The Quaids Describe Twins' Hospital Nightmare

The parents vent their anger at Cedars-Sinai in a Los Angeles Times interview


Actor Dennis Quaid and his wife Kimberly have spoken out for the first time since their newborn twins were hospitalized following a medication error. Two months after the incident, the two still question Cedars-Sinai Medical Center’s handling of the accidental overdose.

Perhaps most shockingly, the parents – whose twins Zoe and Boone were born Nov. 8 to a gestational carrier – claim the hospital kept them in the dark for hours about the potentially fatal medication error.

“Our kids could have been dying, and we wouldn’t have been able to come down to the hospital to say goodbye,” the actor, 53, told the Los Angeles Times Tuesday.

On Nov. 18, the twins – who had been hospitalized for an infection – were accidentally given 1,000 times the recommended dose of the blood thinner Heparin, an act California regulators found placed the babies in immediate jeopardy. Still, Quaid told the paper, when he called to check on their condition that night, a nurse told him, “Oh, they’re fine. They’re just fine.”

He didn’t learn of the error until 6:30 the following morning, when he and his wife showed up for a hospital visit.

At that point, “They were in incubators with cords attached to them and monitors,” Kimberly Quaid, 36, told the Times. “You could barely hold them.”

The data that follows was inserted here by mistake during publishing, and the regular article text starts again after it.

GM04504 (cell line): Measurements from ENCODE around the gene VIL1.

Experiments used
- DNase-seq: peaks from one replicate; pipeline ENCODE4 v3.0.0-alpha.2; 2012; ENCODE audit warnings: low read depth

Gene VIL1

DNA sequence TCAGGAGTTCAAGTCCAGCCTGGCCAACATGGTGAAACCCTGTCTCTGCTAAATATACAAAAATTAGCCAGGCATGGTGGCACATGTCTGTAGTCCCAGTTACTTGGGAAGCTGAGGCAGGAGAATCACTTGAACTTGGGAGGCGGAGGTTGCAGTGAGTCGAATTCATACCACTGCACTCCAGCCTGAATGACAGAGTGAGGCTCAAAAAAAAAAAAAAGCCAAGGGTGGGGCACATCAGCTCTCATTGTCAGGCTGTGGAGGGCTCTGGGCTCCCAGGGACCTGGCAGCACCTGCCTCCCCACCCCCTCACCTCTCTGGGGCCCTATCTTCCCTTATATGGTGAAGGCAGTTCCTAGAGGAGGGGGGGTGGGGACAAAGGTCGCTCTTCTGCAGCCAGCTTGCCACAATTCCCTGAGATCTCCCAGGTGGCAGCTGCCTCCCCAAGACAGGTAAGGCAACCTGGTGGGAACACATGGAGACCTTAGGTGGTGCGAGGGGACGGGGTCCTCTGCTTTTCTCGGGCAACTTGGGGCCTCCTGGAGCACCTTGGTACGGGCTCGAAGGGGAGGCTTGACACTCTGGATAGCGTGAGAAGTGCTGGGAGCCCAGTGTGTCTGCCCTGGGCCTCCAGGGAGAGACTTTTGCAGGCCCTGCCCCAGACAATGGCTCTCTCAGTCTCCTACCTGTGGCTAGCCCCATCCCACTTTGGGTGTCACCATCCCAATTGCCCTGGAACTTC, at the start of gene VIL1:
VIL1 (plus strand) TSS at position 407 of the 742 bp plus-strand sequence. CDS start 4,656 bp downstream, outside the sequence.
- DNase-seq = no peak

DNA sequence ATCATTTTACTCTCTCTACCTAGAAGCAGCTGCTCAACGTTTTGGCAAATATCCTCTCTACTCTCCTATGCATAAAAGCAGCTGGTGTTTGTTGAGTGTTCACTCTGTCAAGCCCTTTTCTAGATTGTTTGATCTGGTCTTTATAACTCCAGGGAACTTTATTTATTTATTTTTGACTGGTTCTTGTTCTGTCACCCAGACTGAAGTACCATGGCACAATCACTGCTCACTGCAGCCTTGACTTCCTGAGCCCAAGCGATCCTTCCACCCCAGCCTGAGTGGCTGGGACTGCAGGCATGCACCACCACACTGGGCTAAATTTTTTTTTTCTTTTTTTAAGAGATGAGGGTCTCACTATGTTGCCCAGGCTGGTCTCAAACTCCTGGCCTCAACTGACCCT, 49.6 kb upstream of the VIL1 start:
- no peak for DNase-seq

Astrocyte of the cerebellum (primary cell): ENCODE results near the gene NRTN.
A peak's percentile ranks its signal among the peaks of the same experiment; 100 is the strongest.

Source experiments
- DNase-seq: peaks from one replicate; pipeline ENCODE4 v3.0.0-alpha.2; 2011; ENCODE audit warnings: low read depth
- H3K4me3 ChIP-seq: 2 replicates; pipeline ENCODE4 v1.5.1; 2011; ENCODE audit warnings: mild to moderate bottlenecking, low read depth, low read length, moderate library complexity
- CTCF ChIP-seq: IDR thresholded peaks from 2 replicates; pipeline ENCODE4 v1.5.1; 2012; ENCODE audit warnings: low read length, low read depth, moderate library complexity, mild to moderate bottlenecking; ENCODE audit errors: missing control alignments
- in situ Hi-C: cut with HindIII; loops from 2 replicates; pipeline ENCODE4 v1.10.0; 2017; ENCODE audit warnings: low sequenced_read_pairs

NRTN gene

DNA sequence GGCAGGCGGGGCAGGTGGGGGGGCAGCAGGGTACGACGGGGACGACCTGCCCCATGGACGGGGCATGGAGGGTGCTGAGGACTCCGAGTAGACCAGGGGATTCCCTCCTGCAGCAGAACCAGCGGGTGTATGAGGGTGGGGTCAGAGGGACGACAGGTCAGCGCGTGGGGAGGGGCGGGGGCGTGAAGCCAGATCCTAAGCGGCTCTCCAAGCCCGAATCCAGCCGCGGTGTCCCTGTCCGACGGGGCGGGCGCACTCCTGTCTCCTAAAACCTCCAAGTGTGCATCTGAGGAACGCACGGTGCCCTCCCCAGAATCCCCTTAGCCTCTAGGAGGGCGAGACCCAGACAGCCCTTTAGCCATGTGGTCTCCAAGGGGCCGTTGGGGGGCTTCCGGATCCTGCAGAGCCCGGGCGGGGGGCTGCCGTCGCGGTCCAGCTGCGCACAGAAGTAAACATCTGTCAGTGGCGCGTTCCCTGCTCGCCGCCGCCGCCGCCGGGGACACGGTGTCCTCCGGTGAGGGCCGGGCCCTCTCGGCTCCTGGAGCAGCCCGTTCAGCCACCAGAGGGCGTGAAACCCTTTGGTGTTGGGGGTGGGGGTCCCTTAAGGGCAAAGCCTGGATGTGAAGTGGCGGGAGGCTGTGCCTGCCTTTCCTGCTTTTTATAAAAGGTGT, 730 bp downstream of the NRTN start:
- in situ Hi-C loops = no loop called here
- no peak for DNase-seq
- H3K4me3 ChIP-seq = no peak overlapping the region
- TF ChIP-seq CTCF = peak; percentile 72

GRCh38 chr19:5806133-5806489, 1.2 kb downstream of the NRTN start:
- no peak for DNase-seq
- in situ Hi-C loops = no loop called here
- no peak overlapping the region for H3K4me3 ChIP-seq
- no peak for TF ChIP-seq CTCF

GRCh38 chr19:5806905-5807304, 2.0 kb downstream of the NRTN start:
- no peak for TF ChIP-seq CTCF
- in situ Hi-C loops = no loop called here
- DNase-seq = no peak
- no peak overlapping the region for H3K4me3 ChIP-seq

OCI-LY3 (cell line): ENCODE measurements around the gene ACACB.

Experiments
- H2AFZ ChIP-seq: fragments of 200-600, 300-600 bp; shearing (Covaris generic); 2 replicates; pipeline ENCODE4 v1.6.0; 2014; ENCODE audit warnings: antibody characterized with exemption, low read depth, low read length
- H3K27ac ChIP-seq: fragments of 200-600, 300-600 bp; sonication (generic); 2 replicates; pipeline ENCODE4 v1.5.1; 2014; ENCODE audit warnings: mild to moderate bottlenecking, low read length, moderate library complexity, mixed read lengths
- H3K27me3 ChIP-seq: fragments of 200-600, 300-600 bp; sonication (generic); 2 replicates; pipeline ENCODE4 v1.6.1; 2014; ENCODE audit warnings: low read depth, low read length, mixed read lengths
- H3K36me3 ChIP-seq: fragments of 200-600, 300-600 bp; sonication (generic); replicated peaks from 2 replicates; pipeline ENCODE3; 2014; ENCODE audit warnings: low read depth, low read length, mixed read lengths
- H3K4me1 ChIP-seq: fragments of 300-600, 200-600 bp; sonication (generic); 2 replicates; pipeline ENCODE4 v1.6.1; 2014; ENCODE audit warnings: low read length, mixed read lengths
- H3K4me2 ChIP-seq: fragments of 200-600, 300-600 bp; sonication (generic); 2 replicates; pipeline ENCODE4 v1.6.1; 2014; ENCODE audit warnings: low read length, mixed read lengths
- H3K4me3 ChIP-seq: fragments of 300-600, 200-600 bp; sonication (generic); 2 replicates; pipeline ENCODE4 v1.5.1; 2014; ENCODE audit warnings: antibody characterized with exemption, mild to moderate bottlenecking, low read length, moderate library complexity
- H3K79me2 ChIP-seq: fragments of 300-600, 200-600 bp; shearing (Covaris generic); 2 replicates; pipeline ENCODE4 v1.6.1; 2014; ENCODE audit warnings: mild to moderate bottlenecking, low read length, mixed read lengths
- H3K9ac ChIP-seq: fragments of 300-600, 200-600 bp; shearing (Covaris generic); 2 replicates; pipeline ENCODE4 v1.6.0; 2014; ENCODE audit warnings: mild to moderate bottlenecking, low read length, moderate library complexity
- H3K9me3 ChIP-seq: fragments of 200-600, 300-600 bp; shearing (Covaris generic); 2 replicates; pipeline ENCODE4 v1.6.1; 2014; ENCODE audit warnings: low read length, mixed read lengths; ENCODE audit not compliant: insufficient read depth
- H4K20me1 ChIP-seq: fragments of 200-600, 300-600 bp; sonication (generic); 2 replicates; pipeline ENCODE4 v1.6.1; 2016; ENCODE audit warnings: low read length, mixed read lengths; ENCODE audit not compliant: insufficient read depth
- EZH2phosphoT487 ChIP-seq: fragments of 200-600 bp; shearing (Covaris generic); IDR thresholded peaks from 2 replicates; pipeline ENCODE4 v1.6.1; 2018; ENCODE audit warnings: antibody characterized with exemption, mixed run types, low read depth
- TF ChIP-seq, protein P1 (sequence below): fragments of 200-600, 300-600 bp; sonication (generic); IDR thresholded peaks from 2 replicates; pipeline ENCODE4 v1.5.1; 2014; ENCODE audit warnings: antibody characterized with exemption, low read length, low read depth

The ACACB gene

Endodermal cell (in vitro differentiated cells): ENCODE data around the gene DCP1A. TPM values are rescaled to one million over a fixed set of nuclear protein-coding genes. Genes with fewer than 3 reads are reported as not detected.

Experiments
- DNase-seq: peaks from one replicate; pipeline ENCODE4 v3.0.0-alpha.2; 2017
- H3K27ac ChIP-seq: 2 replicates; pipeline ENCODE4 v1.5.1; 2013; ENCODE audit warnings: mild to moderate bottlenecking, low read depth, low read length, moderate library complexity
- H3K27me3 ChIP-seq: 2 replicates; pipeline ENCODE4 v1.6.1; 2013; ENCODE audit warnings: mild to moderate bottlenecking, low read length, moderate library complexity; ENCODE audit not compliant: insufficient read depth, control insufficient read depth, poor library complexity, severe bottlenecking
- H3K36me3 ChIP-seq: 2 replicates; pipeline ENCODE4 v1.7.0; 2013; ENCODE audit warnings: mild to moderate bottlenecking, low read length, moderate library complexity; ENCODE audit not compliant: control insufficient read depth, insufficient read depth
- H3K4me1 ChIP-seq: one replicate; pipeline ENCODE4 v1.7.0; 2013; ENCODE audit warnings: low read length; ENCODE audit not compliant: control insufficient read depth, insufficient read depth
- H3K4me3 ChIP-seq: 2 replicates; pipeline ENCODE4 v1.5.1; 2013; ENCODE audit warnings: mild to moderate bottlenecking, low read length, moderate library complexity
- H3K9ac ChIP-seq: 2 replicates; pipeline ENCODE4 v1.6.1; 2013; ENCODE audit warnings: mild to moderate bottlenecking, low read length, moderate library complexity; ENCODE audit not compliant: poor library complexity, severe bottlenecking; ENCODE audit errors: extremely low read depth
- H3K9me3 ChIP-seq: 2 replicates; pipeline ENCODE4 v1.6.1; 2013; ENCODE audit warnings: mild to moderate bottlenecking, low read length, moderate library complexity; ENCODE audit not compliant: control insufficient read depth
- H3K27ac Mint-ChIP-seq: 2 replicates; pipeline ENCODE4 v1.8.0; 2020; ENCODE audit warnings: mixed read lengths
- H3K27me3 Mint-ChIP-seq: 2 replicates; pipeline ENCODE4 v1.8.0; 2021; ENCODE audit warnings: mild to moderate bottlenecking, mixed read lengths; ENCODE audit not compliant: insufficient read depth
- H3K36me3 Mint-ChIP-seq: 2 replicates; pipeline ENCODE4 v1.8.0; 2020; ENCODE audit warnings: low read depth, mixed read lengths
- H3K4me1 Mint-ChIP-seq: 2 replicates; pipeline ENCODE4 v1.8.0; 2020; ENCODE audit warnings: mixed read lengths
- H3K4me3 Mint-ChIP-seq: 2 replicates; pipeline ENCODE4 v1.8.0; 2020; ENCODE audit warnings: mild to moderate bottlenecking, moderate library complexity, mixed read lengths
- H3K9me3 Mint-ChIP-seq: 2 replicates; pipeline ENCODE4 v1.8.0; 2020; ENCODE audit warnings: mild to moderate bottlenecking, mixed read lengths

The actor recalled one grisly scene, when one of Boone’s bandages was being replaced. Because of the excessive Heparin his system, blood gushed from the area around his clipped umbilical cord, splattering a wall 5 feet away.

Although the twins have since fully recovered, the Quaids said they feel betrayed by the prestigious hospital – and even claim someone from Cedars-Sinai leaked the news of the incident to the media. (The news was first reported by

A lawyer for the Quaids – who have already filed a lawsuit against Baxter Healthcare Corp., which manufactured the Heparin – told the L.A. Times that the two have not yet decided whether to sue the hospital.

Although Cedars-Sinai spokesman Richard Elbaum declined to comment on most of the allegations, he did tell the paper, “Throughout the course of their children’s hospitalization and continuing today, we have reached out to the Quaids to discuss any concerns or questions they have.”

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